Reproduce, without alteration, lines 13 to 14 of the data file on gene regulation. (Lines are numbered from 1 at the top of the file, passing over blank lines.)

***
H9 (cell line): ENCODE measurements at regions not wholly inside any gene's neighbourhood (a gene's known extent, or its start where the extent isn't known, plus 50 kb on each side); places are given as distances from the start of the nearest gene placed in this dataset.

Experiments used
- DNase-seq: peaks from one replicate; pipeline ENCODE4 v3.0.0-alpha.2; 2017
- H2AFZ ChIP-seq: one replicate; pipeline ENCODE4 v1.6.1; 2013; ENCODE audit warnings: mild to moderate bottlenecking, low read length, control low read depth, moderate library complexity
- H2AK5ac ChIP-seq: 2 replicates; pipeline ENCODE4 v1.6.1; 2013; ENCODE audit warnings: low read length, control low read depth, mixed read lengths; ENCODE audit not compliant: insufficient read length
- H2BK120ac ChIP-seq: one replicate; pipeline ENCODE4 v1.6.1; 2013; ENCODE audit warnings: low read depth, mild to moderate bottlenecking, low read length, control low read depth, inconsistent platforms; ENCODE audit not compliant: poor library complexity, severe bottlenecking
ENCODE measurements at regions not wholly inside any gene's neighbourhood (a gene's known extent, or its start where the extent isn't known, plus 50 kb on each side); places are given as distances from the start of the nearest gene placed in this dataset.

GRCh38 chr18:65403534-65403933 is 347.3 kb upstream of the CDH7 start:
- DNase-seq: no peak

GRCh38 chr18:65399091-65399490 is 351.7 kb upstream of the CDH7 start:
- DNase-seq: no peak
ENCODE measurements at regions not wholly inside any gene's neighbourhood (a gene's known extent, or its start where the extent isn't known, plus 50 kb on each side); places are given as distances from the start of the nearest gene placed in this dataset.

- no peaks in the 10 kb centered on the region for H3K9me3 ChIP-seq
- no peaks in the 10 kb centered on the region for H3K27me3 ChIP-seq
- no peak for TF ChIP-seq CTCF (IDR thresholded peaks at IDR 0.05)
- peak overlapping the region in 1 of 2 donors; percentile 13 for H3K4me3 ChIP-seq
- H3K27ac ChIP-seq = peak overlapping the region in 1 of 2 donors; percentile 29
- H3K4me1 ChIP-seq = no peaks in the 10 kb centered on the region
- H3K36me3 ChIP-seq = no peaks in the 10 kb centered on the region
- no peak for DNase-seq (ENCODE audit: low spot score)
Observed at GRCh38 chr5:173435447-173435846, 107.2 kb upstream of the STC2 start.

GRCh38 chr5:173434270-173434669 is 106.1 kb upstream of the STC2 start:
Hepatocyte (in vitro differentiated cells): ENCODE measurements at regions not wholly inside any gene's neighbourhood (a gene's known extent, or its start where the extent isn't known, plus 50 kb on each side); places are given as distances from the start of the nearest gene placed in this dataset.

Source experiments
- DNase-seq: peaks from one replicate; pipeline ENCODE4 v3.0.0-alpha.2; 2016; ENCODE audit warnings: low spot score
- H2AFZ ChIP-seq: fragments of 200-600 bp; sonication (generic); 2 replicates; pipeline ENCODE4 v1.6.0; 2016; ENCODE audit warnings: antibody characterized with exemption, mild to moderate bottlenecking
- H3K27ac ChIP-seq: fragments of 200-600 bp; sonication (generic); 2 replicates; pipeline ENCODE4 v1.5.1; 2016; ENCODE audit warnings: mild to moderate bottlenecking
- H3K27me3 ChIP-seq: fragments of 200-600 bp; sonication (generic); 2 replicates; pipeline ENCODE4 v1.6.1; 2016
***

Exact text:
- no peaks in the 10 kb centered on the region for H3K9me3 ChIP-seq
- no peaks in the 10 kb centered on the region for H3K27me3 ChIP-seq